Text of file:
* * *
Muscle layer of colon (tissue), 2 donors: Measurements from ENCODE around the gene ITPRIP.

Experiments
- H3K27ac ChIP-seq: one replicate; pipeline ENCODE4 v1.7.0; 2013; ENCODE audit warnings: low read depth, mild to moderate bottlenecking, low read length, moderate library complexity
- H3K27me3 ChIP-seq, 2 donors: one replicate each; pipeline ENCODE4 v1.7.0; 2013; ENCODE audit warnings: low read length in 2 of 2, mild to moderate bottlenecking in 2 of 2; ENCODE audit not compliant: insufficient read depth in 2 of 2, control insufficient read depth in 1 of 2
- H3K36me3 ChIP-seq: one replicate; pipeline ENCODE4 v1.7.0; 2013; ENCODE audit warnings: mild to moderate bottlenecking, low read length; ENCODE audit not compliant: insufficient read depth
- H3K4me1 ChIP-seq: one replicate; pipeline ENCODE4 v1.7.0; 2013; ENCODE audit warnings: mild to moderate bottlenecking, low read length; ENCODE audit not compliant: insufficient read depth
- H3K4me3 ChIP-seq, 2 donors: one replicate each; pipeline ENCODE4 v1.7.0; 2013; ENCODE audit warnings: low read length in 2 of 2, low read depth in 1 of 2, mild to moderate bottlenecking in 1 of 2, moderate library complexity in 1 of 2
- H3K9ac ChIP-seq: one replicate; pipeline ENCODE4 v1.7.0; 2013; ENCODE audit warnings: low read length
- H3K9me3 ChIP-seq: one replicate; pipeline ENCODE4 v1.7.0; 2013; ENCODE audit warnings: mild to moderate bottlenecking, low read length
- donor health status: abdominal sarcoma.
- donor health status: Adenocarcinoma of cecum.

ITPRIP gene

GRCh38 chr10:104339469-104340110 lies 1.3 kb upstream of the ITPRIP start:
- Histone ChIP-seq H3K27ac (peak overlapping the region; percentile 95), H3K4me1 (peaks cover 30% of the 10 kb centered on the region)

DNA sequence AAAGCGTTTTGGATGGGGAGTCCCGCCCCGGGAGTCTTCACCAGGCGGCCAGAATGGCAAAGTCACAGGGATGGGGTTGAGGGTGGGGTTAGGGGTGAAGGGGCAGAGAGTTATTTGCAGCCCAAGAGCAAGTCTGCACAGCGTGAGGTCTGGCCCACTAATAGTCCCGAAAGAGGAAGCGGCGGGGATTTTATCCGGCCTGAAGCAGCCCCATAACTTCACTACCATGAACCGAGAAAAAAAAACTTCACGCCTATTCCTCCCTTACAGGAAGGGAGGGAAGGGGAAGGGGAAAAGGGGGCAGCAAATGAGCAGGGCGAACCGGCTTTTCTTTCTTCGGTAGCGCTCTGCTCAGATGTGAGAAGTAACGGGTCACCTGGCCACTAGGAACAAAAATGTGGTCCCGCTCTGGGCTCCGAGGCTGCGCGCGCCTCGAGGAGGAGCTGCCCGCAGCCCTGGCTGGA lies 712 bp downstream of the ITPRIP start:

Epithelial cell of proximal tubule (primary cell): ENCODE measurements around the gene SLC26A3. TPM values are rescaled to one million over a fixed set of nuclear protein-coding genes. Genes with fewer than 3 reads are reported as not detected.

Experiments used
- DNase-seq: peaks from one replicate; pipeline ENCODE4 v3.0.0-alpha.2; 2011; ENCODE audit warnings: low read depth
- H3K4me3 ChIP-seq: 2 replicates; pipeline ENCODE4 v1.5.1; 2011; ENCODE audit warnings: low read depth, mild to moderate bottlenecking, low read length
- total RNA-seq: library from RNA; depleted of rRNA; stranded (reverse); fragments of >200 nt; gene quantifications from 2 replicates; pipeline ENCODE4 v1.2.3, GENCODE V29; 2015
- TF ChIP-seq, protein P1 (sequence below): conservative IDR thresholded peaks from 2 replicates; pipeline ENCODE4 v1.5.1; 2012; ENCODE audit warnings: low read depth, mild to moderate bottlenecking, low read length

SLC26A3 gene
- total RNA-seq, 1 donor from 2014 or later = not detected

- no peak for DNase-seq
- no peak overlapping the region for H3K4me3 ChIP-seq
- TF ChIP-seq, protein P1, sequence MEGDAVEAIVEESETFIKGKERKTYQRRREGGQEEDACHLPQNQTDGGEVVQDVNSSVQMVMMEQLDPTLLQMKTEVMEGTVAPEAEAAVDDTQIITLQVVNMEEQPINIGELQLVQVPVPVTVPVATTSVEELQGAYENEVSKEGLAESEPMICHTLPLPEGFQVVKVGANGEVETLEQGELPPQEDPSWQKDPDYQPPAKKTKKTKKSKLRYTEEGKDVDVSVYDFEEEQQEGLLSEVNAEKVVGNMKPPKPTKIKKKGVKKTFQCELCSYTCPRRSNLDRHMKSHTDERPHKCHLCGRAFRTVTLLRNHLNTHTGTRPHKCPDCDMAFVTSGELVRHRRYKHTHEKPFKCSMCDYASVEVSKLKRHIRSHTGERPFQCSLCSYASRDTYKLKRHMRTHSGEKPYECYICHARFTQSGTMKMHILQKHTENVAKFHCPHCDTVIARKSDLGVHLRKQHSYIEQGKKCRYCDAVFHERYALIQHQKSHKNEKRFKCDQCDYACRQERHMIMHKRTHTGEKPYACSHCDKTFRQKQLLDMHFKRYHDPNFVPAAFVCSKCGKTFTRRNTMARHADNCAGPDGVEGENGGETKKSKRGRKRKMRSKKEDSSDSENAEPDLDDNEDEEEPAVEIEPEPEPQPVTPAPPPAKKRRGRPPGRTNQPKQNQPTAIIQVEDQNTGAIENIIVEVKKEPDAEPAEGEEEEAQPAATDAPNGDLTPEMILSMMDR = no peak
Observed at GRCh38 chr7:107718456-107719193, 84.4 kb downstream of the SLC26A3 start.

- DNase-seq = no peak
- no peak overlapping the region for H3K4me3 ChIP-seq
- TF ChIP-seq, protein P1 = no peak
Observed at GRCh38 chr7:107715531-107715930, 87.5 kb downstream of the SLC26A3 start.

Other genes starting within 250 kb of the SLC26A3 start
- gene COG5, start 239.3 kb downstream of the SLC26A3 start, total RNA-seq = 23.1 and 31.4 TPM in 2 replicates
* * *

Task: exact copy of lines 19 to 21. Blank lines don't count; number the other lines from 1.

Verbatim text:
- H3K4me3 ChIP-seq: 2 replicates; pipeline ENCODE4 v1.5.1; 2011; ENCODE audit warnings: low read depth, mild to moderate bottlenecking, low read length
- total RNA-seq: library from RNA; depleted of rRNA; stranded (reverse); fragments of >200 nt; gene quantifications from 2 replicates; pipeline ENCODE4 v1.2.3, GENCODE V29; 2015
- TF ChIP-seq, protein P1 (sequence below): conservative IDR thresholded peaks from 2 replicates; pipeline ENCODE4 v1.5.1; 2012; ENCODE audit warnings: low read depth, mild to moderate bottlenecking, low read length